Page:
South Florida has long been a target for Medicare fraud. Last week, the U.S. Department of Justice announced 24 people had been charged in a $1.2 billion telemarketing Medicare fraud scheme. Two of the individuals charged in the case were from Boca Raton.
And earlier this month, a Miami Beach man was found guilty for charging the federal government more than $1 billion in Medicare for services patients didn't need or never received.
Last year, the Office of Inspector General and U.S. Justice Department established the Medicare Fraud Strike Force, with an office based in Miami focused on these scams. Brian Martens is the Assistant Special Agent in charge of the telemarketing Medicare fraud scheme in Miami. He's been investigating cases in South Florida since the early 2000s. He spoke with Sundial's Luis Hernandez about the region's reputation for healthcare fraud and what consumers can do to be proactive and not fall victim to these schemes.
WLRN: Brian you've been working here for awhile. What are one or two other big cases that you've seen in your time, considering you've seen so much of it?
MARTENS: We had this DME (durable medical equipment) many years ago and it's kind of evolved into other types of fraud schemes as we've attacked them. That's the focus of the case we're talking about, which was the largest Medicare fraud case in U.S. history. But historically, one of those would be an HIV infusion fraud case, which was a big thing in the late 2000s. And there was a huge case with the Benítez brothers, which had assets going into the Dominican Republic. They were building a water park with their fraud proceeds down there. So that was a significantly big case that occurred here. And then more recently, just the other day, was a skilled nursing facility. After a long trial here in Miami, Phills Esformas was convicted in that matter and that was over a billion dollar related fraud scheme for skilled nursing facilities.
Let's look at the most recent case, this again the largest in U.S. history. Let's start at the top. Who's running this operation? Is it one person a group of people, how did that work?
There's a lot of co-conspirators if you want to say that. Obviously we can't talk too much into the ongoing details outside of what's in the Department of Justice press release. But basically you had some people that were outlined there that were essentially establishing these call centers. And the call centers are in the process of basically making phone calls out to individuals, potentially cold calling, them to get information to solicit beneficiaries about the need for these braces. The other side, which is kind of unique and interesting, there were these television ads, radio ads and online ads. So people were seeing advertisements for back braces, knee braces, these things to help you, it was actually part of the scheme. So there is a possibility of them purchasing or obtaining leads lists, which leads lists are considered list of Medicare beneficiaries that they will get information on to call outside of the advertisement. Their target is a Medicare beneficiary.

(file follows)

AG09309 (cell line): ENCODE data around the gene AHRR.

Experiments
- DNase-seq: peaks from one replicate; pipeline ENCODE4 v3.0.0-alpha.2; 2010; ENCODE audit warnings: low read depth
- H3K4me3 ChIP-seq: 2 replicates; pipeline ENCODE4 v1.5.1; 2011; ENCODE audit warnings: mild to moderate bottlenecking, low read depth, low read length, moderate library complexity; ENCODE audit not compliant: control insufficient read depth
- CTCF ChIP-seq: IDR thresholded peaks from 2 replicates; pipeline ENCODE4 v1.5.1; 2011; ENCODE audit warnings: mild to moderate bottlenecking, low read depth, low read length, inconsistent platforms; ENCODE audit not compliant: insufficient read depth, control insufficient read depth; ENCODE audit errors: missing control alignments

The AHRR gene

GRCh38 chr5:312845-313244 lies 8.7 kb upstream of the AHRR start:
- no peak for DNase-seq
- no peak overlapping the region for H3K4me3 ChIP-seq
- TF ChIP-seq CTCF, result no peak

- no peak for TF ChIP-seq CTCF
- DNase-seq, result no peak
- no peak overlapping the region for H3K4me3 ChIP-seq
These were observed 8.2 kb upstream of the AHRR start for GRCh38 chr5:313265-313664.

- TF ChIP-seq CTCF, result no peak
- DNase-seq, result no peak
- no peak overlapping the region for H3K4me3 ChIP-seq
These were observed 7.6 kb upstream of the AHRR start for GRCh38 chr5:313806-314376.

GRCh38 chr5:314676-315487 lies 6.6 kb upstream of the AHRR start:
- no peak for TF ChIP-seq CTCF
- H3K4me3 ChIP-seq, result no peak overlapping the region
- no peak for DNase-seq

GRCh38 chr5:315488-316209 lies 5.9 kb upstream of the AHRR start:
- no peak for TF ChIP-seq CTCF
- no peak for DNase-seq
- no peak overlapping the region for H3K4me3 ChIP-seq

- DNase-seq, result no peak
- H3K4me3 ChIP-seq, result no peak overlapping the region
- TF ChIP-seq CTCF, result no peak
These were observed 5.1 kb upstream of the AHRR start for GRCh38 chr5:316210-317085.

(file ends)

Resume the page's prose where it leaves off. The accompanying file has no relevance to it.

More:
Are the doctors that are writing these prescriptions for these Medicare braces operating fraudulently or do they not know what's happening?
We have to look at each one individually but I think in this case there were specifically two physicians that were charged in this matter. One out of New Jersey and one out of Pennsylvania for that very thing. So as we're working individual cases the assessment of whether or not they were complicit or involved will be addressed between the agents and working with the U.S. Attorney's Office and the Department of Justice whether or not we should charge them based upon the individual case.
Let's talk about how people can protect themselves because a lot of people were victim in this scheme. Something you said to me sounds simple but it's a challenge to get people to do it. Basically, don't answer your phone because scammers are still using the phone?
When somebody calls your house, the question is, 'Do you actually need to talk to that person?' And you know nowadays with so many robocalls that we all receive, the question becomes if you don't know the number why even answer? But if for some reason you do answer the phone, if they start to ask you about your Medicare number or knee or back braces or something that we can give you free or reduced, [ask yourself the question] 'Who should you be talking to about your medical situation, your diagnosis or what issues you have?' Usually we all have a doctor that we trust. And that's the person we should be talking to.
We also spoke with Palm Beach Post reporter Jane Musgrave earlier this week about the most recent Medicare fraud investigation.